Voiceover: The Payments Podcast, from Bottomline Technologies
Process Transformation to Enable Real-time Treasury
Jacqueline Powell: As we emerge from the financial impact of the pandemic, and many businesses make their way towards financial recovery and growth, we see that the need for speed in financial management has never been greater. Much of the corporate world has turned their attention to real-time payments, but what about the other parts of treasury? What is the larger impact of this movement that is real-time visibility and liquidity?
Hello. I'm Jacqueline Powell, host of today's Payments Podcast. Today, I'm joined by Kevin Grant, Managing Director of Treasury at Bottomline, to discuss how corporate treasuries can take full advantage of what real time is, and learn what it can truly do, from optimising cash and accessing liquidity, to delivering greater and more comprehensive intelligence to the business. Hello, Kevin, and welcome.
Kevin Grant: Hello, Jacqueline, and thank you for inviting me along.
Jacqueline Powell: It's great to have you here, Kevin. Firstly, in the introduction, I mentioned briefly that, globally, corporates have picked up the pace towards overall real-time treasury and financial management. Why do you feel there has been an increased, or even new, focus on real-time liquidity, and subsequently visibility?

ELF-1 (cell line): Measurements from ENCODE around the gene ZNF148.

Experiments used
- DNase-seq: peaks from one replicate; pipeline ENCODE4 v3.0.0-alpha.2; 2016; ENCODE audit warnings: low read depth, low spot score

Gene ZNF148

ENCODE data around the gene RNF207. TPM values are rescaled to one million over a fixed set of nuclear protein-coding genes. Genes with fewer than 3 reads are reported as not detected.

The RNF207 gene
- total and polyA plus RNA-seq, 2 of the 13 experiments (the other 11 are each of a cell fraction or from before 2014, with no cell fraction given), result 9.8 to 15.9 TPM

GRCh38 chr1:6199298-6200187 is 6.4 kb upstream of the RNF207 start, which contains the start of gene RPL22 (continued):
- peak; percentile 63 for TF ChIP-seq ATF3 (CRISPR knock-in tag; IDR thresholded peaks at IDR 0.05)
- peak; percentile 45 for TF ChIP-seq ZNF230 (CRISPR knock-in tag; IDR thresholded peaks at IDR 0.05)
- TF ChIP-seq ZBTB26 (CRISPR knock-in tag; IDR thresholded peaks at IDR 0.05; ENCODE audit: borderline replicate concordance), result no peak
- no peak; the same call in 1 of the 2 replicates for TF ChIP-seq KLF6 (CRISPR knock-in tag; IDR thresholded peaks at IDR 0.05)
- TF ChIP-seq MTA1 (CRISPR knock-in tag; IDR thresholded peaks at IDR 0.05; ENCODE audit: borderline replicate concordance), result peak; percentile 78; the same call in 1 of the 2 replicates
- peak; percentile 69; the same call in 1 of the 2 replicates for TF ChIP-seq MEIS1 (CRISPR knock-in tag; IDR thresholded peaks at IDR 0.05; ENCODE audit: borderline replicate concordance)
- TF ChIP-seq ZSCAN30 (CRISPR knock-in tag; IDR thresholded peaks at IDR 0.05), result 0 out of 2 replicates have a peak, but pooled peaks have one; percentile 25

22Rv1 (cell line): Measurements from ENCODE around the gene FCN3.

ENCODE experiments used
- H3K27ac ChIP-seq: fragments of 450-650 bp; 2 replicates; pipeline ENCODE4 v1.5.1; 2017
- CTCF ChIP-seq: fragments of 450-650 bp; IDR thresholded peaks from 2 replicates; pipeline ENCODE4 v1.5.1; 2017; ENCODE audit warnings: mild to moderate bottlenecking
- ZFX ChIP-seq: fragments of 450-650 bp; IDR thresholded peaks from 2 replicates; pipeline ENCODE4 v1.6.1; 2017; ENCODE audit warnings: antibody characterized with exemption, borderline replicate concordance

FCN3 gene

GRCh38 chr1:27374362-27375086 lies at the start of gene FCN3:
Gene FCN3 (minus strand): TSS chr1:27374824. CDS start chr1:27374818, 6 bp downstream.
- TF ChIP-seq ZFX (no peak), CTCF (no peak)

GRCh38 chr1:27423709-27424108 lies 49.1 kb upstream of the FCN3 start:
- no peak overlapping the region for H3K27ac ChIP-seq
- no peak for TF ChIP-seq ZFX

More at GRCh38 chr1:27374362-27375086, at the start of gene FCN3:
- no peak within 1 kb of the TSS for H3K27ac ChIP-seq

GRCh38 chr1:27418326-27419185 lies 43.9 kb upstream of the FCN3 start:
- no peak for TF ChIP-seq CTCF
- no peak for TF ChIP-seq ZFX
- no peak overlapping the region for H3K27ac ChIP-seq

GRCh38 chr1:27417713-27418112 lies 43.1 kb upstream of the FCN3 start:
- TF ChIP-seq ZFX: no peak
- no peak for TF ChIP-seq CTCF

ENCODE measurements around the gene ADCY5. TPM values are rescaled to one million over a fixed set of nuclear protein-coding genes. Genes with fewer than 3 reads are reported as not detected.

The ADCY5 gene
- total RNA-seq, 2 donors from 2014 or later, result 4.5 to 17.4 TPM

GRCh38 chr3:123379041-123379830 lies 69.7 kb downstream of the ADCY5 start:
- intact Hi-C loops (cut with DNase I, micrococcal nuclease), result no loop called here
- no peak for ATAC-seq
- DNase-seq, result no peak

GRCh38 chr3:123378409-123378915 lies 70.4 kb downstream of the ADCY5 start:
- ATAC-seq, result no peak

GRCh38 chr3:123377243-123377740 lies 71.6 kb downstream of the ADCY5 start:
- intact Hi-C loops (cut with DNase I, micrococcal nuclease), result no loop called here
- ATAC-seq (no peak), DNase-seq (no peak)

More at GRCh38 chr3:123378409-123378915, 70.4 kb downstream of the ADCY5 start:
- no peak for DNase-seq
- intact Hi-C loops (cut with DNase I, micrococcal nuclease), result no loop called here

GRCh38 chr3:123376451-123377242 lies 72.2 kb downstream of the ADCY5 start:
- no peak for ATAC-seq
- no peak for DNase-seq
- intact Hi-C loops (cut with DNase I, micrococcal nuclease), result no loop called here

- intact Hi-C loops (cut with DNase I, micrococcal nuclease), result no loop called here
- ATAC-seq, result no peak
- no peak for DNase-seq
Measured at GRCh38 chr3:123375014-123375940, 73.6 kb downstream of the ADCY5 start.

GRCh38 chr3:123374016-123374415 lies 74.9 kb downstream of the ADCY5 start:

Kevin Grant: Yes, lots of interest around this topic we're seeing in our activities with our existing customer base and new customer base. Overall, the interest is being accelerated because of three key factors. Regulation is being brought in to prompt and facilitate the acceleration of real-time payments; liquidity risks, highlighted by the COVID-driven financial crisis. Clearly, we are now in an era where cash is even more king than it has been historically; access to data and automation experiences through new innovations that were previously unavailable.
Corporates know have the infrastructure that can allow them to operate in real time. So, retail payments have accelerated and have influenced the movement towards faster treasury overall, from visibility to liquidity; technology advancements that were previously unavailable three, five, ten years ago, such as APIs, open technology infrastructures, providing unprecedented access to data from a speed and consumption perspective. Open banking, like tech advancements, offers access to financial data and eliminates the traditional barriers.